Wooden church architecture: is the most fire-hazardous when meeting lightning strikes. A safe and comprehensive external lightning system is necessary to protect the wooden structure.

Do church steeples need lightning rods?

Steeples are tall towers or spires, typically made of stone or metals. We often find a lightning rod on the top of the steeple, but it is not enough to resist lightning, only a complete lightning protection system can protect the entire building.

A partial lightning protection installation could be more dangerous than not protecting at all. If lightning strikes a specific component of a structure, such as a grounded cupola, steeple, or single-point mast, it can lead to side-flashing, potentially damaging other conductive elements within or on the building.

This phenomenon has the potential to harm building wiring, computer systems, and electronics, and may even result in fires. There is no safe way to discharge huge transient overvoltage into the ground.

Lightning rods

The use of religious symbols such as the cross and crescent on temple spires as lightning rods is feasible under specific conditions.

The cult object must be conductive or made of metal.

The material used must include steel with a thickness of 2.5 mm and a cross-section of 50 mm². For stainless steel products, a wall thickness of 2 mm and a cross-section of 50 mm² are acceptable.

To design an effective external lightning protection system, we construct down conductors from crosses or metal structures supporting them to a grounding device. Protection zones against potential lightning strikes need to be confirmed. If the protection zone is insufficient, additional measures such as installing air-terminal masts or lightning protection mesh on the temple’s dome are necessary.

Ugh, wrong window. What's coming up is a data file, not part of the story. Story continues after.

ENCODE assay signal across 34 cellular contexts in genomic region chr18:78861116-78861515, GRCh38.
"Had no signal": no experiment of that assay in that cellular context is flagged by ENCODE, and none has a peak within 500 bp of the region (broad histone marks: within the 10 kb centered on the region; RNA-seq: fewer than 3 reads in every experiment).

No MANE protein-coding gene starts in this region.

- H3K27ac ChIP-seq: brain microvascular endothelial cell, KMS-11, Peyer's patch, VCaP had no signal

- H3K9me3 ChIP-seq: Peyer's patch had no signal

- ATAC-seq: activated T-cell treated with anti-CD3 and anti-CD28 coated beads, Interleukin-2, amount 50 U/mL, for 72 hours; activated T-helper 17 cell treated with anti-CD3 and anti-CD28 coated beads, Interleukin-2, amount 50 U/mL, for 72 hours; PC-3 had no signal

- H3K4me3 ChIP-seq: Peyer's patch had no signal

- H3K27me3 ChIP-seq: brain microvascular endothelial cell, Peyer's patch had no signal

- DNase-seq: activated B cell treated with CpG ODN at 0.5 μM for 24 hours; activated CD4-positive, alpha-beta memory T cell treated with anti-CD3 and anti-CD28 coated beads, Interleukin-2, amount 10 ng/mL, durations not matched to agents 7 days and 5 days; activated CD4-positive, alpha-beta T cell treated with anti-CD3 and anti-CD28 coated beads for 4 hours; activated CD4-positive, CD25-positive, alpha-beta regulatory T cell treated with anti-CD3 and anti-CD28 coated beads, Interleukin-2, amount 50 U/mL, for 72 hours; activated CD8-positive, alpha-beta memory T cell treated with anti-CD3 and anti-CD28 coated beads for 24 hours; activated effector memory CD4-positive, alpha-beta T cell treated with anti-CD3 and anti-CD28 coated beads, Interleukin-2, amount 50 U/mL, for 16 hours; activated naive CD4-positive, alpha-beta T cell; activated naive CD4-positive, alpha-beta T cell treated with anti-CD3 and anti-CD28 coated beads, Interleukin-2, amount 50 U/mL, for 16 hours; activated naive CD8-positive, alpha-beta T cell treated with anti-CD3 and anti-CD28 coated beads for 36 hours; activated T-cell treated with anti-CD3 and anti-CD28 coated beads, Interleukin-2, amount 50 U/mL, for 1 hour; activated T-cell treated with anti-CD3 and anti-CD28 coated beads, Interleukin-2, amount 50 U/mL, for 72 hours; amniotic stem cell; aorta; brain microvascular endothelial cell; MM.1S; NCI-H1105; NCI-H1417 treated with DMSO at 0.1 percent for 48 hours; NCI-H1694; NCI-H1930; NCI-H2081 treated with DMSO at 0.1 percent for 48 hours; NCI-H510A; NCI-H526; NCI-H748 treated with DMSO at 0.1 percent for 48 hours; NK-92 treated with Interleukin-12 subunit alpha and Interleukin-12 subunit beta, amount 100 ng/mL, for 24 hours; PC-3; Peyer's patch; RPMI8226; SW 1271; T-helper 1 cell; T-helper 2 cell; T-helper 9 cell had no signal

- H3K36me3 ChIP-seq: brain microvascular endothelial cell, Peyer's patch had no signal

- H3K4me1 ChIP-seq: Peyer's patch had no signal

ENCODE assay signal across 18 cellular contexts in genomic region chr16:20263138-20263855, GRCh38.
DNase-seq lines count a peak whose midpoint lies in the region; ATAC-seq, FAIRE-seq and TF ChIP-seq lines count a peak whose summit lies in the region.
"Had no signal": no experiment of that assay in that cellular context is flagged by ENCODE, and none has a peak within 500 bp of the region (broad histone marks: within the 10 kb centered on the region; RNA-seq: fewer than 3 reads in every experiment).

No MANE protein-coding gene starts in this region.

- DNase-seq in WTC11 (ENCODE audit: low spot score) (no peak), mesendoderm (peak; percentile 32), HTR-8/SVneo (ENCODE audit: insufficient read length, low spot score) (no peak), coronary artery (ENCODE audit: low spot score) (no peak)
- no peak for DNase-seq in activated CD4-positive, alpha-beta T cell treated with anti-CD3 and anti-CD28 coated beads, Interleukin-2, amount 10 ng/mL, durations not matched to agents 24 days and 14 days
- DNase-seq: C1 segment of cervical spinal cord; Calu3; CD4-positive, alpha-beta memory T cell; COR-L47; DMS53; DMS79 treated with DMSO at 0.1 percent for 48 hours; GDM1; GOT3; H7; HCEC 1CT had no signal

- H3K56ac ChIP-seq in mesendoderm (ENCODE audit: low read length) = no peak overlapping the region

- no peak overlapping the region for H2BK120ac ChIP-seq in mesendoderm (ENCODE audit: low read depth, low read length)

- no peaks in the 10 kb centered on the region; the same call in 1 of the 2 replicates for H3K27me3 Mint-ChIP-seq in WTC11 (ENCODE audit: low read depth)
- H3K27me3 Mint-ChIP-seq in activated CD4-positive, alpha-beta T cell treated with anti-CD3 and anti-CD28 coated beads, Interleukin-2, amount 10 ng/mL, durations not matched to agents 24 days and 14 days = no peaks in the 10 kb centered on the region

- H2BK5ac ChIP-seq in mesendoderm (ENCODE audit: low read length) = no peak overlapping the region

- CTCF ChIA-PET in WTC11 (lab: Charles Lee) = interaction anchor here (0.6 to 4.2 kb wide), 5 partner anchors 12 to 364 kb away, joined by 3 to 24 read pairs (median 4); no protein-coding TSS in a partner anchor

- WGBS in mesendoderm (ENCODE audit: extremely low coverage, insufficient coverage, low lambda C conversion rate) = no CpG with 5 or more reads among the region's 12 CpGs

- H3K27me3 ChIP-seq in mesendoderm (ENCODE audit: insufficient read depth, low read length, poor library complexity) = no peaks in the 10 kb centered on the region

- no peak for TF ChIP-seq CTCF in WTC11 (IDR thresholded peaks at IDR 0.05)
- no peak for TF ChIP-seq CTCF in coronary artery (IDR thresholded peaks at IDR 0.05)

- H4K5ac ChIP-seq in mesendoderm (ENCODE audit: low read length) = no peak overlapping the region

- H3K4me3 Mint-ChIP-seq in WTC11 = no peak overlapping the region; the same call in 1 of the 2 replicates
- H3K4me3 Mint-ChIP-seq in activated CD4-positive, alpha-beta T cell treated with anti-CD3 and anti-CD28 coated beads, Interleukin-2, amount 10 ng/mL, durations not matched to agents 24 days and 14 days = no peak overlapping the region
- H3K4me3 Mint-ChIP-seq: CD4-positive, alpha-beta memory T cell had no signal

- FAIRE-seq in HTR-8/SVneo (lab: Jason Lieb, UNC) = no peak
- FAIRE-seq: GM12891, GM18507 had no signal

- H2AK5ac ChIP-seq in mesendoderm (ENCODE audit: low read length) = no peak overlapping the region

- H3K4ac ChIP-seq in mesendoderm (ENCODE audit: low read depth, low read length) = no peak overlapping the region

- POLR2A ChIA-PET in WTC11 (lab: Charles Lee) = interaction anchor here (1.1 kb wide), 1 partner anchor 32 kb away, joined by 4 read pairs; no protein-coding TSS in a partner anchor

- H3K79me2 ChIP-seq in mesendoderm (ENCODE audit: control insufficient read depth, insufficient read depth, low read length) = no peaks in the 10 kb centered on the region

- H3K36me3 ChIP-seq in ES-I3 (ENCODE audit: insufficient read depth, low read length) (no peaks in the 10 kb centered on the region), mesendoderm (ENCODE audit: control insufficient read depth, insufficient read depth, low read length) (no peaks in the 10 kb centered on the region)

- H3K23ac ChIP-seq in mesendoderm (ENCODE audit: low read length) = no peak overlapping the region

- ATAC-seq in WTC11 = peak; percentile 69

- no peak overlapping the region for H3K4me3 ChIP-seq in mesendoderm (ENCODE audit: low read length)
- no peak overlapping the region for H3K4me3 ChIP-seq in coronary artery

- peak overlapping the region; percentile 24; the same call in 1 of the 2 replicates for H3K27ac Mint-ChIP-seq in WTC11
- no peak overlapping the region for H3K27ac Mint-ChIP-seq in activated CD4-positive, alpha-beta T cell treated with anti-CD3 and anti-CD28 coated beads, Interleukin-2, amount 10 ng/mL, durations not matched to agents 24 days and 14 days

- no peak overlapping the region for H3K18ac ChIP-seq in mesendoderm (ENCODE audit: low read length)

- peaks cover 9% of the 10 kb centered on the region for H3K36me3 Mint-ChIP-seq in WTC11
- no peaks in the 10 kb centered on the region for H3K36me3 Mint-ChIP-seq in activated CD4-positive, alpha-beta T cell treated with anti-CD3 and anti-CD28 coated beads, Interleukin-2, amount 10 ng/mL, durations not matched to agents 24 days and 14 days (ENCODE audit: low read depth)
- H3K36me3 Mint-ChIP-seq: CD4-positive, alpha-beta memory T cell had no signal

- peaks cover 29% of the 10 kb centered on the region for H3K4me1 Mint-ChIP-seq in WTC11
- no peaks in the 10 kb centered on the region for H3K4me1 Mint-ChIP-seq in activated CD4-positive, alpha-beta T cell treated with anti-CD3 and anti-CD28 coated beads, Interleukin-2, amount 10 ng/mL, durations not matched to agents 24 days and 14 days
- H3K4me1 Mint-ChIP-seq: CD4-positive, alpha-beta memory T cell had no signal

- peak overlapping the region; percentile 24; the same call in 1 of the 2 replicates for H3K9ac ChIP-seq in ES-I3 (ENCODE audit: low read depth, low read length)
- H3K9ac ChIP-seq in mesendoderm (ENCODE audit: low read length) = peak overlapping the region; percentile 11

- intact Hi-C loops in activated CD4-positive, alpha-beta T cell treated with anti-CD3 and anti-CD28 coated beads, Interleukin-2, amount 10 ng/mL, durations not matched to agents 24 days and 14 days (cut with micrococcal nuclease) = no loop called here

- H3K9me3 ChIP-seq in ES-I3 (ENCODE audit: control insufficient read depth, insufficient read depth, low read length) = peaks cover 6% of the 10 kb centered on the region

Temples with multiple domes require lightning rods for each dome. Down conductors, starting from the zero level should connect lightning rods every 15-20 m to form a unified lightning protection system.

Other parts of the temple, such as domes and roofs made of metal, can also serve as natural lightning rods. But to make sure electrical continuity between roof elements and adhering to specified metal thickness standards meet the standard and avoid roof insulation but keep an anti-corrosion coating.

For wooden churches with conductive crosses and domes, lightning rods can be constructed in the form of rods attached to the cross using insulating fasteners or staples. Alternatively, standalone mast lightning protection systems are occasionally used.

Down conductors

Each lightning rod must be connected to the ground electrode via two down conductors. To ensure the even distribution of lightning current, it is advisable to establish a current-collecting system positioned uniformly along the perimeter, typically placed at the building corners.

In the case of fireproof temple structures, the down conductors can be directly affixed to the building walls, either beneath plaster or using natural down conductors in the form of metal construction bodies made from prefabricated or monolithic reinforced concrete. The lightning protection system should have minimum cross-sections ranging from 16 mm² (for copper) to 50 mm² (for steel).

In the case of some churches or temples constructed with flammable materials, down conductors are attached to insulators or metal clips securely fastened within the building frame, maintaining a distance of at least 0.1 m from the wall surface to prevent human contact within reachable height limits.


It is recommended to apply a protective coating of materials such as asphalt, gravel, or other dielectric substances within a 3-meter distance along the building’s perimeter rather than our normal guidelines at a distance of no less than 1 meter.